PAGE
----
Lies We Tell Ourselves by Robin Talley
Summary:In 1959 Virginia, the lives of two girls on opposite sides of the battle for civil rights will be changed forever.
Sarah Dunbar is one of the first black students to attend the previously all-white Jefferson High School. An honors student at her old school, she is put into remedial classes, spit on and tormented daily.
Linda Hairston is the daughter of one of the town's most vocal opponents of school integration. She has been taught all her life that the races should be kept "separate but equal."
Forced to work together on a school project, Sarah and Linda must confront harsh truths about race, power and how they really feel about one another.
There’s no need to be afraid.
Typically, three-star ratings have two purposes: either they embody a mediocre book, or they are awarded to books you have absolutely no idea how to rate. In the case of Lies We Tell Ourselves, the reasoning for my rating is the latter. While this is indeed a stunning book and an even better journey into the world of 1960s America, I felt something was…missing; but I can’t quite figure out what.
It’s 1959 in Virgina; seven years after the Supreme Court outlawed segregation in public schools. Yet Jefferson High School remains segregated. Until today…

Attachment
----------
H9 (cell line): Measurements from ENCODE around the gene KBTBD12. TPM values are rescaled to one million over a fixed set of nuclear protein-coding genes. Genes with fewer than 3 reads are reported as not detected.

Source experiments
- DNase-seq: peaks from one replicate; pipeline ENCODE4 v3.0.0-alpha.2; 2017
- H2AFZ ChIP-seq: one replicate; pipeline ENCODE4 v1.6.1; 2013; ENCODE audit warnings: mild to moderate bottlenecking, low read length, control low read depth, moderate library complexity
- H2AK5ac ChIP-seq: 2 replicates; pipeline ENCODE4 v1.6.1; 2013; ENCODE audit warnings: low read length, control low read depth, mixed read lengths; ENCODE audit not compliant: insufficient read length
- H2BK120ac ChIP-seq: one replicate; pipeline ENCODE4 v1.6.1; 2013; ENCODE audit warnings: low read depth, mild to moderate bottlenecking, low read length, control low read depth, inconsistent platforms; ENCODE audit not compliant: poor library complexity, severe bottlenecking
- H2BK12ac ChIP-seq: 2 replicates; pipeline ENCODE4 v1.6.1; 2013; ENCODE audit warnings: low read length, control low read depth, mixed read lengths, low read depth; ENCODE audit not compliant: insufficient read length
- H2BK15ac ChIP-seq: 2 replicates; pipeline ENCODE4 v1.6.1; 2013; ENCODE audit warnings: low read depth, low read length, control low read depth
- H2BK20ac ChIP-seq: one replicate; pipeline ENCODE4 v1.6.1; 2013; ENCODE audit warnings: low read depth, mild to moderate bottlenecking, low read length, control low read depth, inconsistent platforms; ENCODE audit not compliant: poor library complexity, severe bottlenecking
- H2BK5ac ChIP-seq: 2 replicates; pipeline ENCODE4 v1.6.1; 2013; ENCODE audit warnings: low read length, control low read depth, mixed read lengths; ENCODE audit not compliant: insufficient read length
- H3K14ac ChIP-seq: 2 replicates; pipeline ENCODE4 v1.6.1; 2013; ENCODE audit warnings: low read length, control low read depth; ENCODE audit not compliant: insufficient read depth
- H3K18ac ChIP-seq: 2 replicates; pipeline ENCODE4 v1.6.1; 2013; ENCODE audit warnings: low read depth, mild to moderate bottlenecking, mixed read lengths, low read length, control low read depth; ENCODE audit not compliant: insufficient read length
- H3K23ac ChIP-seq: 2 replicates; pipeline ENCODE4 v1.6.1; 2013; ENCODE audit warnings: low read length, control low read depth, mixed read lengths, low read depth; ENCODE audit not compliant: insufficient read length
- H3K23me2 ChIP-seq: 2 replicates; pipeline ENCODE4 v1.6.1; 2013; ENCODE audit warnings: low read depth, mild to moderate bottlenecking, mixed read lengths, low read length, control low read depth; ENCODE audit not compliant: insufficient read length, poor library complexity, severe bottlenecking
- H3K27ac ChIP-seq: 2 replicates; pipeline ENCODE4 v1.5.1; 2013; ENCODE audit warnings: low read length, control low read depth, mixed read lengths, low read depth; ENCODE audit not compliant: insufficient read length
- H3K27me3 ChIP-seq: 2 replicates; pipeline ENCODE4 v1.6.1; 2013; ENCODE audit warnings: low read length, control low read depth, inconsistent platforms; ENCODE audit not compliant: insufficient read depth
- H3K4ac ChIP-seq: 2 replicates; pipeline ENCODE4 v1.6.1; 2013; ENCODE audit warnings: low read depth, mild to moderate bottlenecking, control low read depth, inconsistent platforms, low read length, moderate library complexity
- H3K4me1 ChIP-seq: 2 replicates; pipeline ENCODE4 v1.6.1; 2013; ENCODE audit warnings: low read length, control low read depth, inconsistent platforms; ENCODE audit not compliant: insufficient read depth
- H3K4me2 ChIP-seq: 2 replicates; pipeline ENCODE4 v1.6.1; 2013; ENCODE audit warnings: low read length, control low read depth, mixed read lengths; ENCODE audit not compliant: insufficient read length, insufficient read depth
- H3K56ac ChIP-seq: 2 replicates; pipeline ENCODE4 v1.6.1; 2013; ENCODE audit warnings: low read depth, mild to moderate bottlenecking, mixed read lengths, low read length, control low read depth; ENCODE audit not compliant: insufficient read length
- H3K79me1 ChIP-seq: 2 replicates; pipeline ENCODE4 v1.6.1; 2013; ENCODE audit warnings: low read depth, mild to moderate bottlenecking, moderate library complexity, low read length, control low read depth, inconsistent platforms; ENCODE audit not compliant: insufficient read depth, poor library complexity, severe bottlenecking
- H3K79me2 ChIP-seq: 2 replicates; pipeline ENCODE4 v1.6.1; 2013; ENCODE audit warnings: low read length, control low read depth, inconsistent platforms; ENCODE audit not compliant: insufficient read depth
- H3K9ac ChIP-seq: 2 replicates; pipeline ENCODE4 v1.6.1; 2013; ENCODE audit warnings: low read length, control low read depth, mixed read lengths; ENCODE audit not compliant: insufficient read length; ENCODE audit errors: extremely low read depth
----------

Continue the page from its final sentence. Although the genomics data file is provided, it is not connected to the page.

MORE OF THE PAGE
Our story follows two characters: Sarah Dunbar, one of the first African-American students to attend Jefferson High; and Linda Harrison, the daughter of one of the biggest supporters of school segregation. At first glance, the two are obvious adversaries – and yet when they are partnered up for a French project, they realize that they’re more alike than they could have ever imagined.
Talley’s writing is crisp, fresh, and well-executed. I am always nervous about books with more than one point of view in them as, in the hands of an unskilled author, those points of view are indistinguishable from one another end up sounding the same. If anything, the opposite happens in Lies We Tell Ourselves. Linda and Sarah have wonderful, personable POVs that are easily distinguishable from one another; something that made the story brisk along.
The characters here are absolutely fantastic. There is no black or white when it comes to these characters; only gray, and I loved that.
Sarah is a character that instantly captures your heart. She’s thrown into this school with people who do nothing but torture her because of her race; and all you want is to give her a hug. The things she endures are unimaginable, and it truly speaks of what a strong character she has that she’s able to brave through it all.
Linda, however, is a character that at first doesn’t seem quite appealing. She’s been taught her whole life that African-Americans aren’t as smart, intelligent or successful as whites; and, in the beginning, she lays a lot of this prejudice on Sarah. However, as the story goes on, she makes a complete character transformation for the better; and I ended up adoring her as well.
Without a doubt, one of the best qualities of Talley’s debut was the historical aspect.
The research on this time period is continually evident throughout every single page of the story, and you can’t help but admire that. Talley recreates the atmosphere of the 1960s in a way that is both extremely authentic and well-detailed.
It’s rare to find a historical fiction novel set in the 1960s – especially in the young adult genre – but Lies We Tell Ourselves is one of those few; and it does so wonderfully.